But only one person has come forward since the start of the operation this month following complaints from Gulf Arab visitors.
Hotel hotline to help Egypt's tourism
CAIRO // Egypt's ministry of tourism has established a telephone hotline to allow foreign tourists to complain about price discrimination at hotels. The ministry launched the call-in service on July 15 in response to complaints from Gulf Arab visitors, some of whom say they have been quoted higher rates because of their perceived wealth. "There were ample complaints, actually, coming from Arabs in particular," said Omayma Husseini, a spokesperson for the ministry of tourism. "Here in Egypt, they're looked at as the people with the big money, so they used to be charged more than anybody else."
But while the ministry hopes that the new hotline will mollify some of Egypt's most valuable visitors, officials connected to Egypt's hospitality industry said the new hotline is unlikely to receive many answerable complaints. Because room costs at any hotel fluctuate dramatically depending on the type of room, the time of the booking and whether the room has been reserved individually or as part of a group, the perception that one has been cheated by a hotel is often just that, a perception, said Hala El Khatib, the secretary general of the Egyptian Hotel Association, a private organisation that will help investigate complaints.
"This is to help [tourists] feel that we take them seriously. It's not that we're cheating them, you know we're not continuing that, as it might sound. But we have to take their complaints seriously," said Ms Khatib. "I excuse [Arab visitors] for what they think, because if you believe you're being cheated in the hotels, you feel you're being cheated everywhere else." Hotels throughout Egypt are now obliged to display the hotline - which can be reached here on 19654 - at their concierge desks. The call centre, which is open to hotel guests every day from 9am to 9pm, employs a staff of eight people who work in twice daily shifts, Ms Husseini said.
In the two weeks since it began operating, the hotline has received one complaint. Each call is referred to a committee that includes representatives from the hotel association and the tourism ministry. The committee then conducts an investigation that includes a review of hotel invoices and published rates to make sure the quoted price did not deviate too far from the "rack rate" - the highest price a hotel is allowed to charge for a given room.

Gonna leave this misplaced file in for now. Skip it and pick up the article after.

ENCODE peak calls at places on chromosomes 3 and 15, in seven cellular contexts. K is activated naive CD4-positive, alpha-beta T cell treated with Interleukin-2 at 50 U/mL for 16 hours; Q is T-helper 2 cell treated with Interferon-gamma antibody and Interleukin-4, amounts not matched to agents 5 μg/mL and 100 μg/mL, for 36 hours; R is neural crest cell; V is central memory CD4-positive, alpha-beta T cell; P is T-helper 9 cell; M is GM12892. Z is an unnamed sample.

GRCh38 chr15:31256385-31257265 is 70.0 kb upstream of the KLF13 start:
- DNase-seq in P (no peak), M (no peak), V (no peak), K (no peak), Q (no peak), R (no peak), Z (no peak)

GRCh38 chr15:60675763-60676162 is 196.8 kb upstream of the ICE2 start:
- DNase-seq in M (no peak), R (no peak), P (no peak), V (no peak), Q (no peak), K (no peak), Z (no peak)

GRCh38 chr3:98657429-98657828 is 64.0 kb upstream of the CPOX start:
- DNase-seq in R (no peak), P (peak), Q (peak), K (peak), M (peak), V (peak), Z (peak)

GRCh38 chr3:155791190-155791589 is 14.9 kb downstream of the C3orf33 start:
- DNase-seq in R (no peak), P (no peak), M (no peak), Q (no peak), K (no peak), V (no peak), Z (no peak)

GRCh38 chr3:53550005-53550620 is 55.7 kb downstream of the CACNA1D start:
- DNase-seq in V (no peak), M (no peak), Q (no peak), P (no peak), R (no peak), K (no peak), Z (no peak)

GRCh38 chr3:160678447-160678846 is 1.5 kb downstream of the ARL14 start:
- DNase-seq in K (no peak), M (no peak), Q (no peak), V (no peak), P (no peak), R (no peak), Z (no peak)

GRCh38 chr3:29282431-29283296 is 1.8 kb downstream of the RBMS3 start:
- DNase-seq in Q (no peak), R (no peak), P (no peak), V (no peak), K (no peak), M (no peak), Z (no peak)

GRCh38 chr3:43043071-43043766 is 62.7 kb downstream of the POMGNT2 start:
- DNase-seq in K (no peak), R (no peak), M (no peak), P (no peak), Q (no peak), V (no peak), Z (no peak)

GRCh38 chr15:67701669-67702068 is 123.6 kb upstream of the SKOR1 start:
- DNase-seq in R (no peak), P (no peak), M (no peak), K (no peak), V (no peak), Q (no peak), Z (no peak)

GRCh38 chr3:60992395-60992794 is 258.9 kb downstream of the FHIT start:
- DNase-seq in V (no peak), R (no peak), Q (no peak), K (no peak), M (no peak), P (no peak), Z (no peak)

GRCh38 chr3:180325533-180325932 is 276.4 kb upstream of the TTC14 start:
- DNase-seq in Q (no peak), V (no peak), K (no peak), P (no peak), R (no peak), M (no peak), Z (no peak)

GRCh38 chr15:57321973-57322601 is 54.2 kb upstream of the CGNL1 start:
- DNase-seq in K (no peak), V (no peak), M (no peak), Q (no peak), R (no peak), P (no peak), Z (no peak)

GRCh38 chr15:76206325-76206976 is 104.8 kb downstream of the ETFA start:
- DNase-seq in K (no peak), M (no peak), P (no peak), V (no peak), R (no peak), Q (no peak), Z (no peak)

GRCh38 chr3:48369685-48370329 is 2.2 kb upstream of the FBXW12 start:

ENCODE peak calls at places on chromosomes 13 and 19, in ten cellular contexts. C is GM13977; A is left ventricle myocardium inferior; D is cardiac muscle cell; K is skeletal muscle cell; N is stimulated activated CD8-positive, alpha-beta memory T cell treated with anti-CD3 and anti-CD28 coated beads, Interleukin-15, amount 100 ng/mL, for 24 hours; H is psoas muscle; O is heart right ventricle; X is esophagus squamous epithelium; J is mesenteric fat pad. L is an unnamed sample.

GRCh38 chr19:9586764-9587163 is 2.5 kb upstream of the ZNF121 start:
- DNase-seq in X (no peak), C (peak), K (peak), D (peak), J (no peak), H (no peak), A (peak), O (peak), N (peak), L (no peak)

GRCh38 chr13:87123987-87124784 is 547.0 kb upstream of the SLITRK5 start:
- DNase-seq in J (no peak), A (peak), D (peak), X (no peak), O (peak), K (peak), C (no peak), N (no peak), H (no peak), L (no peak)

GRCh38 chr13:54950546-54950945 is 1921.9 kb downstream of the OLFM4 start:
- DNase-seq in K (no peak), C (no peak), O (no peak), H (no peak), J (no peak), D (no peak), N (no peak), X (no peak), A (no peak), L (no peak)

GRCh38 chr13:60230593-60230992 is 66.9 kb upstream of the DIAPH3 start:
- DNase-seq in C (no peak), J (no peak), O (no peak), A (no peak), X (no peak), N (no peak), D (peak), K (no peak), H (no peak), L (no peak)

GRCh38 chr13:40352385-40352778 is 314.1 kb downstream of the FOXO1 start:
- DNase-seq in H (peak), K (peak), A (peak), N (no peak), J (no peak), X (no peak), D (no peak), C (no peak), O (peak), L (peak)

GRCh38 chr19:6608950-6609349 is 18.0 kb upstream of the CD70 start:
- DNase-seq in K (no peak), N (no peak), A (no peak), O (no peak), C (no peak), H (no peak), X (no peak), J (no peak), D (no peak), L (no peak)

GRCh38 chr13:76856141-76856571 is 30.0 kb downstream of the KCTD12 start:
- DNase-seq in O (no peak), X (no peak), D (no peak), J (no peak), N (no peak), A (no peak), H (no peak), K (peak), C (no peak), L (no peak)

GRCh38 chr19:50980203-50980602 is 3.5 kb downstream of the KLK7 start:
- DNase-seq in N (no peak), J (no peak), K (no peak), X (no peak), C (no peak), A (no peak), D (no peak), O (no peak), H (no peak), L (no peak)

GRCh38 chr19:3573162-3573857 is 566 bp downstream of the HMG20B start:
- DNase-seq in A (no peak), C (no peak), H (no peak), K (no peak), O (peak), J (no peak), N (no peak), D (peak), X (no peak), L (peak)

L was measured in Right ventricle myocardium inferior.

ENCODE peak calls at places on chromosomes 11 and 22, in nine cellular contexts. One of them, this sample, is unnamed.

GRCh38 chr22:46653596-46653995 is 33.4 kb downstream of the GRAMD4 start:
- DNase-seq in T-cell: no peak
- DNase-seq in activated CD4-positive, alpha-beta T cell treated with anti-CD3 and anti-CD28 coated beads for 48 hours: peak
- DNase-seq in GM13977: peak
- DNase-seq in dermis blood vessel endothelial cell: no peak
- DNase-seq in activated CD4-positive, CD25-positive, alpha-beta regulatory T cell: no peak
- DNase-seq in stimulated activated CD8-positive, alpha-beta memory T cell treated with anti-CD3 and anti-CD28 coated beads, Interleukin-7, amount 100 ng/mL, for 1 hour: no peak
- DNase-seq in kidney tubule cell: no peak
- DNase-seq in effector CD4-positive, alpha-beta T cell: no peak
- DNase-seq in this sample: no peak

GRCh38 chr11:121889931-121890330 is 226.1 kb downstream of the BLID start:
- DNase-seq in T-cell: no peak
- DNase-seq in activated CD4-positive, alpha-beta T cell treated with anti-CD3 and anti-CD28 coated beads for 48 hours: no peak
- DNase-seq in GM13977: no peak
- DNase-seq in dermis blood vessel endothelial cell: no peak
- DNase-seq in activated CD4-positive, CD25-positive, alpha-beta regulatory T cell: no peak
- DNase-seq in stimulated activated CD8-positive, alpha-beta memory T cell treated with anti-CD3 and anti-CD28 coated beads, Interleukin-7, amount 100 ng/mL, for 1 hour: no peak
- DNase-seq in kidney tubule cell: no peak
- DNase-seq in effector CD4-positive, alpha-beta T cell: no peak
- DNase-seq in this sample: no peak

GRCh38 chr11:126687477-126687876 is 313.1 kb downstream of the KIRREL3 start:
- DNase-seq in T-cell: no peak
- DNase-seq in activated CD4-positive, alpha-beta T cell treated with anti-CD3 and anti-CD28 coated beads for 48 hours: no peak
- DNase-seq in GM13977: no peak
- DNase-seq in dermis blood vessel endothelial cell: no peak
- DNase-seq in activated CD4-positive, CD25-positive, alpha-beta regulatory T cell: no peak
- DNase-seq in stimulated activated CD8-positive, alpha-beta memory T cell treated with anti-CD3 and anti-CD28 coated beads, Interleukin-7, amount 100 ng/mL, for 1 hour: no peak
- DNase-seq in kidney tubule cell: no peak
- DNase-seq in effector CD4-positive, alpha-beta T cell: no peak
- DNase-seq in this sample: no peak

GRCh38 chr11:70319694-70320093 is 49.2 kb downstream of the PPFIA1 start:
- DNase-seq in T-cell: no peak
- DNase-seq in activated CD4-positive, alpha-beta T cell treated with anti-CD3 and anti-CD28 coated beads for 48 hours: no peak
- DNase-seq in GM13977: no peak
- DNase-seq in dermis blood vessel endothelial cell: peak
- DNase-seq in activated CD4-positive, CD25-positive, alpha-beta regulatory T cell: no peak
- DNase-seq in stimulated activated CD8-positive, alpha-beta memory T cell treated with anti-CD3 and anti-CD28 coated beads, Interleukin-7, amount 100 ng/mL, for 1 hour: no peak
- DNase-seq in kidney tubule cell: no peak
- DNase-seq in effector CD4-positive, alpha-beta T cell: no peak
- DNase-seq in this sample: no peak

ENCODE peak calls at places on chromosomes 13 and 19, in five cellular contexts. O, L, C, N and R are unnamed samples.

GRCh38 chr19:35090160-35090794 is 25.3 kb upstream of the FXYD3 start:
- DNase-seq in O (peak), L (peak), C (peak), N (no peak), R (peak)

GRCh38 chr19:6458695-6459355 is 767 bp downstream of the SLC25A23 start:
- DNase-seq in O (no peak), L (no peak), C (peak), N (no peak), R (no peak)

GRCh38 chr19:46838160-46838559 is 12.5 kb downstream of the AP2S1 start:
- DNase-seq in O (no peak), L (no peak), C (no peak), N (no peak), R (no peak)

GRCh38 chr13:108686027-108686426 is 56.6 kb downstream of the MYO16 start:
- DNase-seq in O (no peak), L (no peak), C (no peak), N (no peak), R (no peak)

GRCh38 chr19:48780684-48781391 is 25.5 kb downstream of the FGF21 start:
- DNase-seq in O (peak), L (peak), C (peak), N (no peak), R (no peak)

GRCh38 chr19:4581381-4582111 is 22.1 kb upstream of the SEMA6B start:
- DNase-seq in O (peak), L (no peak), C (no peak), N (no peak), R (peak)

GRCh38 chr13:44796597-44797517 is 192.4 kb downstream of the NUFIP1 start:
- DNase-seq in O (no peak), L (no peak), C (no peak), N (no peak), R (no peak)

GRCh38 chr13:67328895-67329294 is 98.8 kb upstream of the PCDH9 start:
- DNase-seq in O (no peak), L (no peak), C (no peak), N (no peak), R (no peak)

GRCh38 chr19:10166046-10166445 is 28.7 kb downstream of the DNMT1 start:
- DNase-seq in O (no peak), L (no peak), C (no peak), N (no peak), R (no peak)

The tourism ministry already knows the rack rate for each hotel room in Egypt because hotels must submit a rate schedule to the ministry each year as part of standard licensing requirements. If the investigating committee finds evidence of malfeasance on the part of the hotel, it can enforce penalties. A hotel could be ordered to pay the victimised guest five-times the difference between the actual rate and its inflated, discriminatory rate. Ms Khatib's hotel association, meanwhile, is awarded the same penalty as the guest.
In other words, a hotel that has asked a guest to pay US$200 (Dh735) on a room that would have gone for $100 could wind up paying 10 times the difference, or $1,000, in penalties to both the guest and the hotel association. In the most severe or repeated cases, the association can strip a hotel of its licence. That penalty is peanuts compared to the volume of cash handled by Egypt's large, international-class hotels. The real concern for hoteliers, said Marwa Salem, the assistant public relations manager for Cairo's Semiramis Intercontinental, is the hotel's reputation among high-spending Gulf Arabs.
"Why should I, as a hotel, risk my reputation in the market, a very big market, like the Gulf one," said Ms Salem. "You know, word of mouth is the strongest negative publicity ever. So no one wants to play with this [market] segment." Out of the 12.8 million who visited Egypt in 2008, 1.7m came from the Arab world. While that figure is less than Egypt's annual 1.8m Russian hotel guests, the Arab market remains more lucrative because they tend to stay longer and spend more money.
Arabic-speaking visitors from the Middle East and North Africa paid for 22 million hotel nights in 2008 compared with British guests, who only rented 12.45m nights. But higher spending rates are only part of the reason why the hotline targets Arab tourists. Unlike the vast majority of European and American guests, Arabs tend to travel alone or with their families, so they are less likely to reserve rooms through guided tours or travel agencies. Hotels are also more likely to charge individual "walk-ins" with their highest rates regardless of the nationality of the guest, said Ms Khatib.
Arabs also tend to spend more money. Instead of visiting the pyramids and buying souvenir trinkets on guided tours, they purchase expensive gifts and meals, rent cars and visit malls and cinemas. Saudi visitors, in particular, flock to Cairo every summer where they can see the latest film and theatre offerings from around the world - an entertainment that was forbidden in Saudi Arabia until very recently.
"The pyramids don't change from year to year. We come here for the films. They show the newest movies, and we don't have movies in Saudi Arabia," said Bander al Otaibi, 26, a banker from Riyadh, who was enjoying a fruit drink in the lobby of Cairo's Intercontinental City Stars on Wednesday afternoon. While Mr al Otaibi approved of the ministry's new hotline, he said hotels are the least of his worries when it comes to price discrimination. Taxi drivers, waiters and shop clerks tend to be the most aggressive when it comes to sniffing out big spenders.
"[Egyptians] see my face, and they see a barrel of oil," he said. "If the prices keep rising, maybe I'll just go to Paris instead." email@example.com